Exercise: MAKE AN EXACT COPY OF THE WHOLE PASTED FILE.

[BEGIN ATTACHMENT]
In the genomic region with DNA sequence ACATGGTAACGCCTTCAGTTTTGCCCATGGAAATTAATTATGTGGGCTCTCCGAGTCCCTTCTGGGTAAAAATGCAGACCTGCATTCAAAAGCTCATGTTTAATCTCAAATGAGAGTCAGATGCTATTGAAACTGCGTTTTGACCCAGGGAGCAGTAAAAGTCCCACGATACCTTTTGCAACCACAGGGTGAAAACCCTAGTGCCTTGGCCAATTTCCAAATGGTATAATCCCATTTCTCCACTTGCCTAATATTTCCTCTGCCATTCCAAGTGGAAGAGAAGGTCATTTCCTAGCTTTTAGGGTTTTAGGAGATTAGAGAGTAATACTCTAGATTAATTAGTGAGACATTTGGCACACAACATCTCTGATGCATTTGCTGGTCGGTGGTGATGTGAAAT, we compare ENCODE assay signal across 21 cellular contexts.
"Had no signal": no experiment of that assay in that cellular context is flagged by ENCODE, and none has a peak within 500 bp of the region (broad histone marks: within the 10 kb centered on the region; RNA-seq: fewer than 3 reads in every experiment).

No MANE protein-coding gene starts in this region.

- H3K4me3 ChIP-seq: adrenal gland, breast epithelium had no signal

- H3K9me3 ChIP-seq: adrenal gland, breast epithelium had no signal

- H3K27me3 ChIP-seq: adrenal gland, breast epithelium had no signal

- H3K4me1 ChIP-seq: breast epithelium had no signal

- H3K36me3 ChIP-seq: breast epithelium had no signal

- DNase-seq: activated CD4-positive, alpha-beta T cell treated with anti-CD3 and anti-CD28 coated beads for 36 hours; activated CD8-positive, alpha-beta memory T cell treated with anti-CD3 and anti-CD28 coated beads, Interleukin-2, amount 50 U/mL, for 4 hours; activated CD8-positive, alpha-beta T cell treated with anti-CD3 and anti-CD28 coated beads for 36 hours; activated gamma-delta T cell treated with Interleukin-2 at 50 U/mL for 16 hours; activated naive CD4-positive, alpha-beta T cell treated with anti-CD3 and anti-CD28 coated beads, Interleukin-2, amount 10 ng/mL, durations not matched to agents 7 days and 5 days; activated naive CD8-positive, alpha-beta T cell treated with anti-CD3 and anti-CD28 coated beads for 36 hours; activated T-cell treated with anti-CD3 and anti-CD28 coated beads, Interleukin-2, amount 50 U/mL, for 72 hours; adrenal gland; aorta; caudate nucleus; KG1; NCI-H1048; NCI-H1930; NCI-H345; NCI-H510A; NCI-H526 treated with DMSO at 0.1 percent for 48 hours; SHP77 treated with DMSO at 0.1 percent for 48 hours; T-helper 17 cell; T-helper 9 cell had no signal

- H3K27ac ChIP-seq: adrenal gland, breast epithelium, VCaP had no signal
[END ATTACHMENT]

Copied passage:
In the genomic region with DNA sequence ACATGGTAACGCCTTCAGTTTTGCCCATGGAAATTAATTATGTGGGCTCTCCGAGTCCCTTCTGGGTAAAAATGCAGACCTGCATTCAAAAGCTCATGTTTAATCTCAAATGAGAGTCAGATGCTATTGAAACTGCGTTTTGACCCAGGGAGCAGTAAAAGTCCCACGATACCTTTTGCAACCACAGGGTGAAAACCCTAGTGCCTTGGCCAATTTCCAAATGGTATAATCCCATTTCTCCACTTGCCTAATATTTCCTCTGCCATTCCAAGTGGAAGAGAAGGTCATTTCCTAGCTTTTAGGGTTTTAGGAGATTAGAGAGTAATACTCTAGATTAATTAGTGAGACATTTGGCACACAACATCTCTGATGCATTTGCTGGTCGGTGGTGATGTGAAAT, we compare ENCODE assay signal across 21 cellular contexts.
"Had no signal": no experiment of that assay in that cellular context is flagged by ENCODE, and none has a peak within 500 bp of the region (broad histone marks: within the 10 kb centered on the region; RNA-seq: fewer than 3 reads in every experiment).

No MANE protein-coding gene starts in this region.

- H3K4me3 ChIP-seq: adrenal gland, breast epithelium had no signal

- H3K9me3 ChIP-seq: adrenal gland, breast epithelium had no signal

- H3K27me3 ChIP-seq: adrenal gland, breast epithelium had no signal

- H3K4me1 ChIP-seq: breast epithelium had no signal

- H3K36me3 ChIP-seq: breast epithelium had no signal

- DNase-seq: activated CD4-positive, alpha-beta T cell treated with anti-CD3 and anti-CD28 coated beads for 36 hours; activated CD8-positive, alpha-beta memory T cell treated with anti-CD3 and anti-CD28 coated beads, Interleukin-2, amount 50 U/mL, for 4 hours; activated CD8-positive, alpha-beta T cell treated with anti-CD3 and anti-CD28 coated beads for 36 hours; activated gamma-delta T cell treated with Interleukin-2 at 50 U/mL for 16 hours; activated naive CD4-positive, alpha-beta T cell treated with anti-CD3 and anti-CD28 coated beads, Interleukin-2, amount 10 ng/mL, durations not matched to agents 7 days and 5 days; activated naive CD8-positive, alpha-beta T cell treated with anti-CD3 and anti-CD28 coated beads for 36 hours; activated T-cell treated with anti-CD3 and anti-CD28 coated beads, Interleukin-2, amount 50 U/mL, for 72 hours; adrenal gland; aorta; caudate nucleus; KG1; NCI-H1048; NCI-H1930; NCI-H345; NCI-H510A; NCI-H526 treated with DMSO at 0.1 percent for 48 hours; SHP77 treated with DMSO at 0.1 percent for 48 hours; T-helper 17 cell; T-helper 9 cell had no signal

- H3K27ac ChIP-seq: adrenal gland, breast epithelium, VCaP had no signal